GE debate dangerously polarised, says Vic lecturer
The moral debate over genetic engineering has become
dangerously polarised, says Victoria University senior
lecturer in philosophy, Dr Nick Agar.
Dr Agar’s book unravelling the cloning debate – Perfect Copy – has just been published and next year he will be taking a new philosophy course at the University, Ethics and Genetics.
The new course, which is available to undergraduate science and humanities students in either the second or third year, builds on a successful one-off course run this year.
Dr Agar said there was an unhealthy trend in the way society is confronting the new genetic technologies.
“People are right to think that genetic engineering and cloning raise serious moral issues. But many are making ethical decisions in ignorance of the relevant science. It would be a mistake, however, to think that because scientists hold this special knowledge that we should just pass the issues over to them.
“An expert in genetics is not necessarily a moral expert. Scientists may know best how to make a human clone, but they are no better than the rest of us in deciding whether or not we should live in a society with human clones, or with people who have replacement body parts manufactured from clones.”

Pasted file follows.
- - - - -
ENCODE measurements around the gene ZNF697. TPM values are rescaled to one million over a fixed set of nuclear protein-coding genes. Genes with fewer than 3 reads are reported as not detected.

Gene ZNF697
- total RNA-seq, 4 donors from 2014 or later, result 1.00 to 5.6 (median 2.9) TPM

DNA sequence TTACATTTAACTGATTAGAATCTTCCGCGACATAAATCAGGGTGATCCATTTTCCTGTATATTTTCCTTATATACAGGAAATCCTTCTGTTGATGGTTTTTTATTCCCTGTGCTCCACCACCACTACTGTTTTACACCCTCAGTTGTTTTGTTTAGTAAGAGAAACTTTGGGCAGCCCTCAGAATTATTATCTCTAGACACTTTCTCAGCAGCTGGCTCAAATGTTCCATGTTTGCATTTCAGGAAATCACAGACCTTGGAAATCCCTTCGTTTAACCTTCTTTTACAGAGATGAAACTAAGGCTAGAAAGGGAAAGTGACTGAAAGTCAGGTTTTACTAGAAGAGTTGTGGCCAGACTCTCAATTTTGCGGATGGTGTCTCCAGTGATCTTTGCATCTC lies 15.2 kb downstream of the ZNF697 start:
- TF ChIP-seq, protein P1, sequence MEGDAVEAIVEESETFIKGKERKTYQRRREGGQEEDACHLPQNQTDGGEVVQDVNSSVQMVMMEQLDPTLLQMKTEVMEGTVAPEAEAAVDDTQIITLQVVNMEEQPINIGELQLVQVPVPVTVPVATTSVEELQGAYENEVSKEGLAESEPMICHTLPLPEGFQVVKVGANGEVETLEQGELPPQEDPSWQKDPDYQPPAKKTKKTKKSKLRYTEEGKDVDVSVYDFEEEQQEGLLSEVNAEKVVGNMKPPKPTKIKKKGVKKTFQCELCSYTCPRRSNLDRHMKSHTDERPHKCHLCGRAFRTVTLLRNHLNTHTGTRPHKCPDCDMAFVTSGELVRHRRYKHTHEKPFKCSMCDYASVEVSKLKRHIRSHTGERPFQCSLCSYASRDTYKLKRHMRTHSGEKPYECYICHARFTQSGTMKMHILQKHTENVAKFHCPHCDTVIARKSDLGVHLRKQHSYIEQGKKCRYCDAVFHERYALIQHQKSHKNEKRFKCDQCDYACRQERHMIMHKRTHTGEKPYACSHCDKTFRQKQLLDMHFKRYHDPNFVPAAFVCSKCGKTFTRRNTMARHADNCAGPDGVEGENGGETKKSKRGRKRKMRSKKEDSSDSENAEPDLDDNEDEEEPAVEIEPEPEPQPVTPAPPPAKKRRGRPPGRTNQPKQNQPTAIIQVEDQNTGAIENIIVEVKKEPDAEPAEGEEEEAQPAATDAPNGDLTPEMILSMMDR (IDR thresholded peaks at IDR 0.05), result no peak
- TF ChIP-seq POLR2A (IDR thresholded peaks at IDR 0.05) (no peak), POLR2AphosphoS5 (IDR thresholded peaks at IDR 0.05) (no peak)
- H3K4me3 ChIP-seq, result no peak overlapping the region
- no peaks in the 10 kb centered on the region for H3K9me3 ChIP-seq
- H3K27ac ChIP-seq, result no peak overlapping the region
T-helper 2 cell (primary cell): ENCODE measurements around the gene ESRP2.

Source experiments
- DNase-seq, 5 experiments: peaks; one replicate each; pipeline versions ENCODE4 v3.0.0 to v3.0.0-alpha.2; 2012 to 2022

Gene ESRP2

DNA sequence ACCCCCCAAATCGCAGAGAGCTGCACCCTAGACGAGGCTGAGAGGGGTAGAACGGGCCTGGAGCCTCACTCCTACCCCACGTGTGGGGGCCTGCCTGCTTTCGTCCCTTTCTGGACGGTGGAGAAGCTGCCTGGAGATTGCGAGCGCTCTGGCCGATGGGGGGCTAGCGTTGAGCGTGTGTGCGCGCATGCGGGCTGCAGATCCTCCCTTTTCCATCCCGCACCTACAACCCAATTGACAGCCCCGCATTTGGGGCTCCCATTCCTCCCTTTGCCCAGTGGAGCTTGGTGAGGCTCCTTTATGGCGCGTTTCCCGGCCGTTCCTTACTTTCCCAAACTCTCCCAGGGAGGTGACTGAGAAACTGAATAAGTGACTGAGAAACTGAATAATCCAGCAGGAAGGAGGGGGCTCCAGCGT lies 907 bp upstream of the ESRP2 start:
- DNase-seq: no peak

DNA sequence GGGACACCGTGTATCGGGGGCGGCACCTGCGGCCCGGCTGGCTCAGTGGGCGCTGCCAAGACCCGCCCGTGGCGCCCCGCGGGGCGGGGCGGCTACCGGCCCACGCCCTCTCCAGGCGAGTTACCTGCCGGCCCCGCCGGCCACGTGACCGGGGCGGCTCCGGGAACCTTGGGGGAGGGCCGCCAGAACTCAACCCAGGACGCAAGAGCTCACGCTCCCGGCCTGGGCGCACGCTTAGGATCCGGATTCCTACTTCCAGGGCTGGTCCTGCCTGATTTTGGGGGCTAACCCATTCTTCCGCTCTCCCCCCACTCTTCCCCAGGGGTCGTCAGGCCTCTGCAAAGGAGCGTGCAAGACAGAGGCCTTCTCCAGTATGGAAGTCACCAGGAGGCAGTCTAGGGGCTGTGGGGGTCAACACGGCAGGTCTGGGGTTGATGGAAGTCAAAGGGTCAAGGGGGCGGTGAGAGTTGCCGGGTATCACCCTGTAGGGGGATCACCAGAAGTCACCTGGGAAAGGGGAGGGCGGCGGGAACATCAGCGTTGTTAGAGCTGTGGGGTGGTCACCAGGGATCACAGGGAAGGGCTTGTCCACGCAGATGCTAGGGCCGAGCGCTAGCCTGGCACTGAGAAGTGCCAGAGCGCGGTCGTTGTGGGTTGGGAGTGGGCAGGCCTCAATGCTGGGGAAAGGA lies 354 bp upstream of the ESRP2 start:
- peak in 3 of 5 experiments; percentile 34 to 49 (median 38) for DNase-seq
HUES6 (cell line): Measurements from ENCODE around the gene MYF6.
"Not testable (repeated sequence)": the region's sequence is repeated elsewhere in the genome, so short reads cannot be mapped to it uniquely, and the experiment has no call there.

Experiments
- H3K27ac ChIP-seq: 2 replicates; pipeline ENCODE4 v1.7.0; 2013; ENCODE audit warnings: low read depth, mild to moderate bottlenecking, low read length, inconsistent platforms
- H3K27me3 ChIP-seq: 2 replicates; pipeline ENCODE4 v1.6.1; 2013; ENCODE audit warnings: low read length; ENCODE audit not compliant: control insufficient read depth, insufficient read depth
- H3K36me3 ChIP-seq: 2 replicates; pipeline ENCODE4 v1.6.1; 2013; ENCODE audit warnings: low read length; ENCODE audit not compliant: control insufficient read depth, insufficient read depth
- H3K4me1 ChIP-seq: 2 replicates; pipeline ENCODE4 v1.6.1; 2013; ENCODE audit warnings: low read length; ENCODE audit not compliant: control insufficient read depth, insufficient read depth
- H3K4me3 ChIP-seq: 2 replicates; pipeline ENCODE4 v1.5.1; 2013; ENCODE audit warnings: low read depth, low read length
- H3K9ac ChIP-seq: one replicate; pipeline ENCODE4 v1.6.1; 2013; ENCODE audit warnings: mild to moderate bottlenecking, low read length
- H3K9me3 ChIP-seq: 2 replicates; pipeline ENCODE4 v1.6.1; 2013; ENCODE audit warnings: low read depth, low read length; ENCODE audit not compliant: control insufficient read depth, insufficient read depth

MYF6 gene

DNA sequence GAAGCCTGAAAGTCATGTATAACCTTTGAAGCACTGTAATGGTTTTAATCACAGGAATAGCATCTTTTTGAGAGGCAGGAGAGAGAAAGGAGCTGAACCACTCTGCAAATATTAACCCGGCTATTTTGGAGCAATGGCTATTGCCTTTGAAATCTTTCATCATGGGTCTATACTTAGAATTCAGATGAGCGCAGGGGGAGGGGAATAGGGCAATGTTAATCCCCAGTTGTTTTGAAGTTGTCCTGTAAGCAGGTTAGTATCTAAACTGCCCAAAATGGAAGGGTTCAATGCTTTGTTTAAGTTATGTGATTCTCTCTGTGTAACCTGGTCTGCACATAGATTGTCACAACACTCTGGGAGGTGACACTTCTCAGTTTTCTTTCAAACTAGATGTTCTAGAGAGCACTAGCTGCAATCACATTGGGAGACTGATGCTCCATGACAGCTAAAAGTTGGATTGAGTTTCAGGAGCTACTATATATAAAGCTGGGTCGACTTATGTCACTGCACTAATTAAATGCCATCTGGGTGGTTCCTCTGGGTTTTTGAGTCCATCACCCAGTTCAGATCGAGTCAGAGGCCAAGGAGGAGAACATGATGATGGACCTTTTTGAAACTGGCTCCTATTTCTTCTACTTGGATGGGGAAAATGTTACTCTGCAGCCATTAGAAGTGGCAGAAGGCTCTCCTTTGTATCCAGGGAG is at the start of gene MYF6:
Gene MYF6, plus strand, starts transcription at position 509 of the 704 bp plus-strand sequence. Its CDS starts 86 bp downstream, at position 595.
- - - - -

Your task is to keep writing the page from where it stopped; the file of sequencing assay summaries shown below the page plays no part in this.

Dr Agar’s new book on cloning and the new course present the new genetic technologies in a way that brings to the fore both their ethically troubling and promising aspects. “I don’t promise straightforward black and white answers to the perplexing moral questions raised by cloning and other biotechnologies but I do provide a framework and some common values on which to build a more rational debate.”
Dr Agar said the one-off course probed such issues as the claimed discovery of a “gay gene” and fears that this might reinforce prejudice, therapeutic and reproductive cloning, genetic engineering of food and whether parents should have the right to select the genetic makeup of their children. Next year’s course may involve guest lectures from University staff actively involved in genetic research.
Dr Agar said Perfect Copy was written to be widely accessible. It not only probes the ethical issues but backgrounds the history and some of the people involved in cloning.
“Many of the personalities involved are very odd, including the Raelians whose founder says he was told to clone humans by four-foot aliens, through to media-hungry Italian scientist Severino Antinori who says he will produce a human clone baby within two years. Focus on these personalities complements an account of some of the most fascinating science of our times.”
Issued by Victoria
University of Wellington Public Affairs
For further information please contact Antony.Paltridge@vuw.ac.nz or phone +64-4-463-5873